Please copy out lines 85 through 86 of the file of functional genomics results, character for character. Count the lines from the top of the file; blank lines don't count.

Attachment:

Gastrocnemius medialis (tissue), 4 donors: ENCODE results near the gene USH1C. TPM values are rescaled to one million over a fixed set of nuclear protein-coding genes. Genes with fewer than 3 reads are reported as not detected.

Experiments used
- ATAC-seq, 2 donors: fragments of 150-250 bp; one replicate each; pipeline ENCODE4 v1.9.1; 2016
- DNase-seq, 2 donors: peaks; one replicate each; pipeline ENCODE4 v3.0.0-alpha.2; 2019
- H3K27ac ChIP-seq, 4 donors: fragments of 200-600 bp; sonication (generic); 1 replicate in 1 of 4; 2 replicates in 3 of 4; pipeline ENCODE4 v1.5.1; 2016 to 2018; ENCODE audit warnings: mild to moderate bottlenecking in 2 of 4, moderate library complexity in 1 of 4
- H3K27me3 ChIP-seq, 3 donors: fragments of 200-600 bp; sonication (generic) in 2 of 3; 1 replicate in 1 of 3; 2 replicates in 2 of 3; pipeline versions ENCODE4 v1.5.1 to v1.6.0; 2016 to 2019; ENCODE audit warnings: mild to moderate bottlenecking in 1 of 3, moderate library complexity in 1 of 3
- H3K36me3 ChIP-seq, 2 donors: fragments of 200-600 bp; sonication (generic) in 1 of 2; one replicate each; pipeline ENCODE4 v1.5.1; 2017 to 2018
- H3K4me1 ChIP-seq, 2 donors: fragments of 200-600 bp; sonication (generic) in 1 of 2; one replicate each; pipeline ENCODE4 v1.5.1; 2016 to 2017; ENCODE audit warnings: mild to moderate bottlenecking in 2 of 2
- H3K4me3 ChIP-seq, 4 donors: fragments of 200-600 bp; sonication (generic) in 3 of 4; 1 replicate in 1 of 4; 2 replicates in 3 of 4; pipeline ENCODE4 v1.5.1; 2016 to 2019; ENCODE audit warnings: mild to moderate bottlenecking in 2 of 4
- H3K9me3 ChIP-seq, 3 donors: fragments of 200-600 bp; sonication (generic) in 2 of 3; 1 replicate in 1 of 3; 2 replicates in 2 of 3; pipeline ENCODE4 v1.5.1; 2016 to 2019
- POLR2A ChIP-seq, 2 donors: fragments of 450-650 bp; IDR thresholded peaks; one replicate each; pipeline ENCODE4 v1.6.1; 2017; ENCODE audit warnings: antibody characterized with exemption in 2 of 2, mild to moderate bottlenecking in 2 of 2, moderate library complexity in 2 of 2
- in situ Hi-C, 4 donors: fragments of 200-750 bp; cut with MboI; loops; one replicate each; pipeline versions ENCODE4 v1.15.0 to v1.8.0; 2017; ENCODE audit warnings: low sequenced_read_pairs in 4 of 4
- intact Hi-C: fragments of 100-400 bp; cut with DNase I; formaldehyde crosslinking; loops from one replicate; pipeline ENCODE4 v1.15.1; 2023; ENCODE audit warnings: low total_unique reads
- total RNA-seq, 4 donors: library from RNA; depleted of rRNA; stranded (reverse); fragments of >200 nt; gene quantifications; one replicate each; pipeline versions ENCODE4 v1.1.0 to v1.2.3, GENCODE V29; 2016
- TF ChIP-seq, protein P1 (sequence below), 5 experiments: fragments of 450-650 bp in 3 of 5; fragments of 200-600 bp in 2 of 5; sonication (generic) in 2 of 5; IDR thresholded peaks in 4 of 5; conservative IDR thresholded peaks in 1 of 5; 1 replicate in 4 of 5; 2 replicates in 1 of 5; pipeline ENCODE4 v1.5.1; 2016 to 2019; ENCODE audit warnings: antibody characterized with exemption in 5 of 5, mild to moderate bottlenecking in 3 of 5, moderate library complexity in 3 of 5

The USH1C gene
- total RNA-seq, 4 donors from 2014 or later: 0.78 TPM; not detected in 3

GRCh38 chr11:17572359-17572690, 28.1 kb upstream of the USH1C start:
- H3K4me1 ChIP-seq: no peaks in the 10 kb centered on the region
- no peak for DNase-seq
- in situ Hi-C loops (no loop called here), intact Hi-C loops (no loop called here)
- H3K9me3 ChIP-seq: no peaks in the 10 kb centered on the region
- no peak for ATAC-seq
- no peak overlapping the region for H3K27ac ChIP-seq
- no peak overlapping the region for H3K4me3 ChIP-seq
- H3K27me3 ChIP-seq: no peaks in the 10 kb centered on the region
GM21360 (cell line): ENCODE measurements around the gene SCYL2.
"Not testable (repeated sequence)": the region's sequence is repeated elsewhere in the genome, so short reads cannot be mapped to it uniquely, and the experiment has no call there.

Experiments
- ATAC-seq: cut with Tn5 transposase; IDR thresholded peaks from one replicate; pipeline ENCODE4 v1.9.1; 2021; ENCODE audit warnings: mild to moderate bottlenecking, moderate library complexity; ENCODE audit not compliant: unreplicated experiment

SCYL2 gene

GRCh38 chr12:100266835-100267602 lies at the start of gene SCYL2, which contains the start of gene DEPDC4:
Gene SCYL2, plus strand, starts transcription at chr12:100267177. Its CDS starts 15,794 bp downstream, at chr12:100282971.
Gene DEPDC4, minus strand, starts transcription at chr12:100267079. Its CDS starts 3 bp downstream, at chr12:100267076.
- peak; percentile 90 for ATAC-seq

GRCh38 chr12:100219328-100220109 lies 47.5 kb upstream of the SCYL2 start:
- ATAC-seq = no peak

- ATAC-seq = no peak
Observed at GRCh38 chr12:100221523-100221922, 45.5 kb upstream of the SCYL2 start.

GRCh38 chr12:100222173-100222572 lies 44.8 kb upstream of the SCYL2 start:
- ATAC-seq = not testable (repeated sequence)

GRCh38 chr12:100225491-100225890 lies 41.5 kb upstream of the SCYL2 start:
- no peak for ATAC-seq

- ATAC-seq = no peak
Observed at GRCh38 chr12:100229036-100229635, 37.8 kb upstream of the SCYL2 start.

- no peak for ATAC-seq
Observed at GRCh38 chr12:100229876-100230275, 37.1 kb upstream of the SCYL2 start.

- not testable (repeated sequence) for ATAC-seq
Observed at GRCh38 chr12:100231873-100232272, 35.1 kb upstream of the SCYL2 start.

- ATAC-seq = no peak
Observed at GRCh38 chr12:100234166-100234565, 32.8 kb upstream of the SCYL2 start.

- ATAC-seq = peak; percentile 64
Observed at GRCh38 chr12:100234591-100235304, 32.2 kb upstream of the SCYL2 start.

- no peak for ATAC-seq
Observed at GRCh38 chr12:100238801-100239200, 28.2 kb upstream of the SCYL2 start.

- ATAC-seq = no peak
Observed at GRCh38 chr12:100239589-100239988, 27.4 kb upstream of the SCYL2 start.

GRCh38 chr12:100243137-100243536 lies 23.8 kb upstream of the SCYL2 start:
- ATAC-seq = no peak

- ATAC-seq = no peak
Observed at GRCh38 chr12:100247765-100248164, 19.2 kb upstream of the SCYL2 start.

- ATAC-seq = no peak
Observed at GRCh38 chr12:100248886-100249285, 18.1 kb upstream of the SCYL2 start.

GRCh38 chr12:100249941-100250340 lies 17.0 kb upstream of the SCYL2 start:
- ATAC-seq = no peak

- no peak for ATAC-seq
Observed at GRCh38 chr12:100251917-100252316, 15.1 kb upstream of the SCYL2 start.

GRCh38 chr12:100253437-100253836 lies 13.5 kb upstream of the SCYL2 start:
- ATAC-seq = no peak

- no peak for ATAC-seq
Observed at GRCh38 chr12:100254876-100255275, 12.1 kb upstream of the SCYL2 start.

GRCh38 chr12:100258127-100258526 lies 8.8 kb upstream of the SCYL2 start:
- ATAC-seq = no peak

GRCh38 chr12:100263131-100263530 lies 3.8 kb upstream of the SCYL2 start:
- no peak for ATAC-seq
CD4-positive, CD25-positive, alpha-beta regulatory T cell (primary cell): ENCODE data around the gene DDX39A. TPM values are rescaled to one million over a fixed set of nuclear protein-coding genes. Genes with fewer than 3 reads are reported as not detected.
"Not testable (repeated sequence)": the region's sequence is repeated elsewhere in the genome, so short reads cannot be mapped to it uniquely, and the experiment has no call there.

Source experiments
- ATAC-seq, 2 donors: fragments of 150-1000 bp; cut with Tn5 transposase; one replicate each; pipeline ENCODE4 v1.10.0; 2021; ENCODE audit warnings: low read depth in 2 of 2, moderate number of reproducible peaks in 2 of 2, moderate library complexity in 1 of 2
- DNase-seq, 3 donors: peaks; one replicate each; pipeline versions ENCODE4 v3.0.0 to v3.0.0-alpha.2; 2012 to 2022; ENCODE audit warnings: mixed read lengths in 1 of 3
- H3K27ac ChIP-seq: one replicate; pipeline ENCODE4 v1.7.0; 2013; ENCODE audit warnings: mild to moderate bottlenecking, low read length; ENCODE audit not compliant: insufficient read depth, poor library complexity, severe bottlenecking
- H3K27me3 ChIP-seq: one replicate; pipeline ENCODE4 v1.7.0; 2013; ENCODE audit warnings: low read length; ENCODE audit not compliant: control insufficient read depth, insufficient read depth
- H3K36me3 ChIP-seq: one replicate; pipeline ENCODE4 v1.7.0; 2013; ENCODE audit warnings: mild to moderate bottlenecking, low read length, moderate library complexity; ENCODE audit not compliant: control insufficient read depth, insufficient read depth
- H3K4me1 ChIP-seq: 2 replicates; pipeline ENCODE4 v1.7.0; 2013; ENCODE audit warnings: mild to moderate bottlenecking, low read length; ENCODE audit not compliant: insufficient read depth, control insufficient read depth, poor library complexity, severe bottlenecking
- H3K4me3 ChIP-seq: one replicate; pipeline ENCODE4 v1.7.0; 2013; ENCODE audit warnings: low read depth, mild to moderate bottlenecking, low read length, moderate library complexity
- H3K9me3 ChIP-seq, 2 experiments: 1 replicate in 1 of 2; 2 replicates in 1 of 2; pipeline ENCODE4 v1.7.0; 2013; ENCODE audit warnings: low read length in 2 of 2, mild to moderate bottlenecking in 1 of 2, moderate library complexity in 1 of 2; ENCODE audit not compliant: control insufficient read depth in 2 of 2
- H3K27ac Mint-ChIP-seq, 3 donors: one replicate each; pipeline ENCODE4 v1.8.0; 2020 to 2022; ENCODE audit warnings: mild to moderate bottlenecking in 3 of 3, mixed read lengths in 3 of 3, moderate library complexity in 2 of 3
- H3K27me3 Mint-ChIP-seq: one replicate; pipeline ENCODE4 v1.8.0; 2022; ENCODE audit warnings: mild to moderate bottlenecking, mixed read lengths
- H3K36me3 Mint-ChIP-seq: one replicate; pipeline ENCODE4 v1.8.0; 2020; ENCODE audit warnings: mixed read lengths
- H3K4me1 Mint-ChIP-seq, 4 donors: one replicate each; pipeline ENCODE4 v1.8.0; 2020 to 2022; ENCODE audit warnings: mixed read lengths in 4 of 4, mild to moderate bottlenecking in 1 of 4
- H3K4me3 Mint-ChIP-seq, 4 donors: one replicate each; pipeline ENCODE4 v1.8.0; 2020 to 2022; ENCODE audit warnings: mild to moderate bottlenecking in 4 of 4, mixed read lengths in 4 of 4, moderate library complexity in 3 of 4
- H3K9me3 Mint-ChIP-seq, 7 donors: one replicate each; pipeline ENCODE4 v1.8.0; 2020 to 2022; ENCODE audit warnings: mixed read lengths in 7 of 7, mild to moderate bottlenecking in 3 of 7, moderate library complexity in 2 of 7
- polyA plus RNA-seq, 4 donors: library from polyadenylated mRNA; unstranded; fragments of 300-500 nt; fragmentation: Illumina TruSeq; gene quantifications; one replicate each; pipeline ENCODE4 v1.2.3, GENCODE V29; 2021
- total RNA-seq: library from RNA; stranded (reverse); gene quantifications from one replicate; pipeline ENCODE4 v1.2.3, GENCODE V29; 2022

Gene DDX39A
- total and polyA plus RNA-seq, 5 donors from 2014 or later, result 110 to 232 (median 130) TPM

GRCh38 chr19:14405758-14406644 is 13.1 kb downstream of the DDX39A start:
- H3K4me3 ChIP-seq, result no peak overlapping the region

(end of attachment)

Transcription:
- H3K4me3 ChIP-seq: one replicate; pipeline ENCODE4 v1.7.0; 2013; ENCODE audit warnings: low read depth, mild to moderate bottlenecking, low read length, moderate library complexity
- H3K9me3 ChIP-seq, 2 experiments: 1 replicate in 1 of 2; 2 replicates in 1 of 2; pipeline ENCODE4 v1.7.0; 2013; ENCODE audit warnings: low read length in 2 of 2, mild to moderate bottlenecking in 1 of 2, moderate library complexity in 1 of 2; ENCODE audit not compliant: control insufficient read depth in 2 of 2